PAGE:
Escherichia coli and Serratia liquefaciens, two bacterial spacecraft contaminants known to replicate under low atmospheric pressures of 2.5 kPa, were tested for growth and survival under simulated Mars conditions. Environmental stresses of high salinity, low temperature, and low pressure were screened alone and in combination for effects on bacterial survival and replication, and then cells were tested in Mars analog soils under simulated Mars conditions. Survival and replication of E. coli and S. liquefaciens cells in liquid medium were evaluated for 7 days under low temperatures (5, 10, 20, or 30°C) with increasing concentrations (0, 5, 10, or 20%) of three salts (MgCl2, MgSO4, NaCl) reported to be present on the surface of Mars. Moderate to high growth rates were observed for E. coli and S. liquefaciens at 30 or 20°C and in solutions with 0 or 5% salts. In contrast, cell densities of both species generally did not increase above initial inoculum levels under the highest salt concentrations (10 and 20%) and the four temperatures tested, with the exception that moderately higher cell densities were observed for both species at 10% MgSO4 maintained at 20 or 30°C. Growth rates of E. coli and S. liquefaciens in low salt concentrations were robust under all pressures (2.5, 10, or 101.3 kPa), exhibiting a general increase of up to 2.5 orders of magnitude above the initial inoculum levels of the assays. Vegetative E. coli cells were maintained in a Mars analog soil for 7 days under simulated Mars conditions that included temperatures between 20 and −50°C for a day/night diurnal period, UVC irradiation (200 to 280 nm) at 3.6 W m−2 for daytime operations (8 h), pressures held at a constant 0.71 kPa, and a gas composition that included the top five gases found in the martian atmosphere. Cell densities of E. coli failed to increase under simulated Mars conditions, and survival was reduced 1 to 2 orders of magnitude by the interactive effects of desiccation, UV irradiation, high salinity, and low pressure (in decreasing order of importance). Results suggest that E. coli may be able to survive, but not grow, in surficial soils on Mars.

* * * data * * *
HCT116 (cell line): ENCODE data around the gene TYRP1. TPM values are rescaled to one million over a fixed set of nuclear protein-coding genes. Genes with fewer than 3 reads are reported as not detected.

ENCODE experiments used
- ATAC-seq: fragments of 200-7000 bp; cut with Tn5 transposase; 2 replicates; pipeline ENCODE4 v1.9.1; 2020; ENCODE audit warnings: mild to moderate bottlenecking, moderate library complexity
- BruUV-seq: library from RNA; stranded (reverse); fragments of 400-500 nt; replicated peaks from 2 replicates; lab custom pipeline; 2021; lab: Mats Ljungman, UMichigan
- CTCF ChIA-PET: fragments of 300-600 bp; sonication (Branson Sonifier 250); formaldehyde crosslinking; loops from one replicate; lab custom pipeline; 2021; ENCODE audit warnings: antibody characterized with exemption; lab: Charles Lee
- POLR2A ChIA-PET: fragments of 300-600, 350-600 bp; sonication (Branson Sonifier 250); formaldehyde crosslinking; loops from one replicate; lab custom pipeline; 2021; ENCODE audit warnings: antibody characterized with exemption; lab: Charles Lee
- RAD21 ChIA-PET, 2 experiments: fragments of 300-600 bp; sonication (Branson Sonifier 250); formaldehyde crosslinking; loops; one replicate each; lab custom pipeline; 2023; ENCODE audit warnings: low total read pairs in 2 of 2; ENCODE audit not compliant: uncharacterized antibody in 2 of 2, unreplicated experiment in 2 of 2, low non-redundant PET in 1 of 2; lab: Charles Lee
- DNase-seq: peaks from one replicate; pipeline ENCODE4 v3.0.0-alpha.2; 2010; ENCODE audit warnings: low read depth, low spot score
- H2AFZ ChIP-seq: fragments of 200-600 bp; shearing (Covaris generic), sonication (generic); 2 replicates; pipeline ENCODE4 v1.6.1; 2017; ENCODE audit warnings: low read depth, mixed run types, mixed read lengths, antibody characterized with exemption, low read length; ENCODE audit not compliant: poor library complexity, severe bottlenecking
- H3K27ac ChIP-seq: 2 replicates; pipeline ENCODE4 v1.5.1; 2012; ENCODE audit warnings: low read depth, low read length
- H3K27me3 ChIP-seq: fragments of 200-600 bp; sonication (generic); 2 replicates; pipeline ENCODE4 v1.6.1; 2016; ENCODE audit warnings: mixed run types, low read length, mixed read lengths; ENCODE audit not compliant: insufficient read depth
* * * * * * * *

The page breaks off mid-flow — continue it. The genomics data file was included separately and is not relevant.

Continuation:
Spore-forming bacteria are of particular concern in the context of planetary protection because their tough endospores may withstand certain sterilization procedures as well as the harsh environments of outer space or planetary surfaces. To test their hardiness on a hypothetical mission to Mars, spores of Bacillus subtilis 168 and Bacillus pumilus SAFR-032 were exposed for 1.5 years to selected parameters of space in the experiment PROTECT during the EXPOSE-E mission on board the International Space Station. Mounted as dry layers on spacecraft-qualified aluminum coupons, the “trip to Mars” spores experienced space vacuum, cosmic and extraterrestrial solar radiation, and temperature fluctuations, whereas the “stay on Mars” spores were subjected to a simulated martian environment that included atmospheric pressure and composition, and UV and cosmic radiation. The survival of spores from both assays was determined after retrieval. It was clearly shown that solar extraterrestrial UV radiation (λ≥110 nm) as well as the martian UV spectrum (λ≥200 nm) was the most deleterious factor applied; in some samples only a few survivors were recovered from spores exposed in monolayers. Spores in multilayers survived better by several orders of magnitude. All other environmental parameters encountered by the “trip to Mars” or “stay on Mars” spores did little harm to the spores, which showed about 50% survival or more. The data demonstrate the high chance of survival of spores on a Mars mission, if protected against solar irradiation. These results will have implications for planetary protection considerations. Key Words: Planetary protection—Bacterial spores—Space experiment—Simulated Mars mission. Astrobiology 12, 445–456.